If there is one legendary investor who not just beat the market but destroyed it, it is Peter Lynch.
Lynch ran Fidelity’s Magellan Fund in the US for 13 years, from 1977 to 1990. During this period, he beat the US stock market index S&P 500 in 11 years. His average annual return during this period stood at a mind-boggling 29%.
It means that every US$ 1 invested in his fund in 1977 grew to more than US$ 27 by 1990.
Fortunately for us, Lynch has laid down his secrets in two great books that every investor must own and read several times – One Up on Wall Street, and Beating the Street.
In fact One Up on Wall Street is one of the first books I ask new investors to read. The easy-going and simplistic stock-picking style discussed in this book brought Lynch great success in his profession as a fund manager.
Lynch wasn’t just a great investor, he had a wonderful way of getting across the secrets of his success in everyday language, exemplified by this warning of the perils of putting money into businesses that you don’t understand.
Another of his catchphrases was to “invest in what you know” and he believed everyone could use this advice to spot successful companies.
In fact, he got many of his best ideas at home or when wandering around shopping malls, rather than by poring over company accounts.
“I stumble on to the big winners in extracurricular situations,” he said. “Apple computers – my kids had one at home and then the systems manager bought several for the office. Dunkin’ Donuts – I loved the coffee.”
Now, he didn’t just go straight out and buy shares in the companies he spotted this way. Instead, he used these insights as a basis for further research. As he’s mentioned in his book, he was looking for shares that offered “growth at a reasonable price”. The idea was to avoid two common investment mistakes –
- Either paying too much for fast-growing companies;
- Or buying seemingly cheap firms without realising that they have stopped growing.
Lynch summarised his approach in 25 investing principles outlined as Peter’s Principles in his book Beating the Street.
Now, one of the Peter’s principles is – “Never invest in any idea you can’t illustrate with a crayon.”
He wrote in Beating the Street –
A class of seventh graders at an American primary school did a social studies project on stocks, the kids had to do their own research and dig up stocks for a paper portfolio. They sent their picks to Lynch, who later invited them to a pizza dinner at the Fidelity executive dining room, illustrating their portfolio with little drawings representing each stock. Lynch just loved this because it illustrates the principle that you should only invest in what you understand, the kids portfolio consisted of toy manufacturers, makers of baseball swap cards, clothing manufacturers and outlets, Playboy Enterprises (a couple of boys chose that one), Coke, and other stocks of that ilk.
With a portfolio notably lacking in glamorous technology ventures and entrepreneurial risk taking they went for solid stocks with excellent profits, their portfolio returned 69.6% against a background of a 26.08% gain in the S&P500 in 1990/91.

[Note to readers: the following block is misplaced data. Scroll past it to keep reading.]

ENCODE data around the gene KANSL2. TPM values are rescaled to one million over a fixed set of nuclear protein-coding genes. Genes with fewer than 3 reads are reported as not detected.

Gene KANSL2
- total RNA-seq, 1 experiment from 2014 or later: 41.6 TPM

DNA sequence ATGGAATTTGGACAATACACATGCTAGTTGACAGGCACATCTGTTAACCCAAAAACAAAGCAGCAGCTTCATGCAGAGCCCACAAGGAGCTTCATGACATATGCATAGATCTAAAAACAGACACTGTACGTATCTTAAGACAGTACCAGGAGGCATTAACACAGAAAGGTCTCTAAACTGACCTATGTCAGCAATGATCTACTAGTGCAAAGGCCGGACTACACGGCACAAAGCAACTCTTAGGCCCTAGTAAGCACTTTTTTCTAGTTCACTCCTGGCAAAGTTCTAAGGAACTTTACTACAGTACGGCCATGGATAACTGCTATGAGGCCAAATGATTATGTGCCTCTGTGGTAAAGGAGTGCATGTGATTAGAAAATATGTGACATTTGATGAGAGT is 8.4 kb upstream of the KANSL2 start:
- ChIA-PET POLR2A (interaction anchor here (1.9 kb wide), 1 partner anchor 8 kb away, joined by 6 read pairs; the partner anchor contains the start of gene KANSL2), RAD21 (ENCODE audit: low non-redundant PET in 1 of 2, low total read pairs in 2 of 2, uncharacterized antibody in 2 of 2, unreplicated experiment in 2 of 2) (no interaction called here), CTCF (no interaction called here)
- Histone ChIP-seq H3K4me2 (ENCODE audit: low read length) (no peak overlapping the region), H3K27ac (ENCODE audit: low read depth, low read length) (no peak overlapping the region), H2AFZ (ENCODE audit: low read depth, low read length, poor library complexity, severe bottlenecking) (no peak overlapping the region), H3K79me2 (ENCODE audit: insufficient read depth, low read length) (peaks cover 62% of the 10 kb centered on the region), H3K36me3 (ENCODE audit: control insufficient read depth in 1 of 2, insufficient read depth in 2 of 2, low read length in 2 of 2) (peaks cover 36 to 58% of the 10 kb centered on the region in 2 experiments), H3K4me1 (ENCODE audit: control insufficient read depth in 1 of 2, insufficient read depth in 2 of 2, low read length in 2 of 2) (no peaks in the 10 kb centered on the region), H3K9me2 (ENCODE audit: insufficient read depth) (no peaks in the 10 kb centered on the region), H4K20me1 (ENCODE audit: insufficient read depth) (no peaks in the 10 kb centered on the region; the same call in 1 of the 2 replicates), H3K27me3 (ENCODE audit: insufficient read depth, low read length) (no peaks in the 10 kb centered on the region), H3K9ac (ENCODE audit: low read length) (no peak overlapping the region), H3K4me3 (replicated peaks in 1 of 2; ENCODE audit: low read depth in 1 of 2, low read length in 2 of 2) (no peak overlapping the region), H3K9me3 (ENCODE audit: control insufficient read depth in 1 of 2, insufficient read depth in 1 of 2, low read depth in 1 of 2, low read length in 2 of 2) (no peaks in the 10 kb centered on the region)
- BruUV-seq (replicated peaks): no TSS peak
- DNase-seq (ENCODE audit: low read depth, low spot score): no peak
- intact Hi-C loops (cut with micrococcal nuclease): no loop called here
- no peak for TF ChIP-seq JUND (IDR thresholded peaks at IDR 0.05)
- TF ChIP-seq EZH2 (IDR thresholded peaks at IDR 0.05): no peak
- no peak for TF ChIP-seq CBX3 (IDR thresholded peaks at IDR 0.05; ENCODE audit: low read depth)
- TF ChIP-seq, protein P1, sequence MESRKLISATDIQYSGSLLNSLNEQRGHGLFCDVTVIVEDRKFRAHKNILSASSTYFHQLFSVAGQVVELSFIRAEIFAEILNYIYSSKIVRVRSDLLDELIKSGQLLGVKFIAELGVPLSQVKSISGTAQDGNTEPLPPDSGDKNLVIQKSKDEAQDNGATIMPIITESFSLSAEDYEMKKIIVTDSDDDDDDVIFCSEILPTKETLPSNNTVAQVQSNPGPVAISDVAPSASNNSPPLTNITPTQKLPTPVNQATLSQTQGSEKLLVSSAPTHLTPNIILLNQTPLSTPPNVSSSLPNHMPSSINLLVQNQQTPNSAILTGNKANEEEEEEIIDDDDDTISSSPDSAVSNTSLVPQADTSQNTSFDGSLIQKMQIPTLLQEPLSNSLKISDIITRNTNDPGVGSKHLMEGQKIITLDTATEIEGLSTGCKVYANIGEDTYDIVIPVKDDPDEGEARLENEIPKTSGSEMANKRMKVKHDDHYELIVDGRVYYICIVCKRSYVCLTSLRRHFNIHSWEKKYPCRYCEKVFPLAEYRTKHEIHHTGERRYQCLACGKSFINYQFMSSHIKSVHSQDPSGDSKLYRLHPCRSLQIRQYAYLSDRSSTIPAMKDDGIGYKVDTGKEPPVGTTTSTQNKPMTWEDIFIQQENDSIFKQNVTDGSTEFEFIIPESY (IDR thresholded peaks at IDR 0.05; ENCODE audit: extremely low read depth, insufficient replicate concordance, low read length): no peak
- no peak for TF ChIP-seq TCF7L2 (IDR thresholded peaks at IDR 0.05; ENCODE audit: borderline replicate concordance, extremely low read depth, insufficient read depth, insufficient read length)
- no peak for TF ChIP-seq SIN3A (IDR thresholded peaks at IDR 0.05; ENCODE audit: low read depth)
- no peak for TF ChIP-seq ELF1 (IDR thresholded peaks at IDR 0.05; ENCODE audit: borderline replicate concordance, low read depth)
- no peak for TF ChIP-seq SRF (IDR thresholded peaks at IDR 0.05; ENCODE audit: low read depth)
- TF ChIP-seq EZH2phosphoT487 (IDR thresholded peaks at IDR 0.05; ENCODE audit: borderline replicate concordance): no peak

Now, this is a great idea – Never invest in any idea you can’t illustrate with a crayon – if you are searching for some great businesses to invest in for the long run. Of course, you must buy such businesses only after you research the ideas well, and only when they are available at reasonable prices as compared to the growth they promise.
Anyways, borrowing this idea from Lynch, I’ve tried to illustrate (through my poor drawing skills ???? ) some great businesses you can find in your own living room, kitchen, and bathroom.
My list is in no way exhaustive, but it’s quite comprehensive as you can see in the two images below…
As you can see, most of us in India are connected to most of these businesses on a daily basis, and we also like the products/services of most of these companies.
So what stops you from researching them further if you are trying to search for those great investment ideas for your long-term portfolio?
Most of these are simple businesses, and have already created a lot of wealth in the past. But a lot of these businesses also have a great future potential, which you can identify only when you read about them, and understand them properly.
A lot of small, new investors complain that they have a very small circle of competence. I’m sure this chart will erase all those complaints.
Knowing and researching 70+ stocks is, in no way, having a small circle of competence.
Interestingly, people get incredibly valuable fundamental information from their jobs also that may not reach the institutional investors for months or even years.
Not many small investors appreciate this, but it is one of the best ways they can pick great stocks.
If I’m a banker, I know what makes up a bank’s balance sheet and I also know which banks are worth banking upon as investments.
Considering this, I would be a fool eyeing biotechnology or IT stocks, especially when I don’t understand the ABCs of these industries, but just go by what my broker or friend advises me.
Many of the future 10, 20, 30 or even 100 bagger stocks are perhaps lying in plain sight.
So go, find some great stock ideas by drawing things you understand (at your home, in your job, while shopping or roaming around etc.), and then research them deeper. You never know when you paint a beauty!
P.S. If you wish to study the art and science of picking great stocks, and the process and principles used by some of the world’s best investors, I invite you to look at my premium, online course in Value Investing – Mastermind. Click here to know more.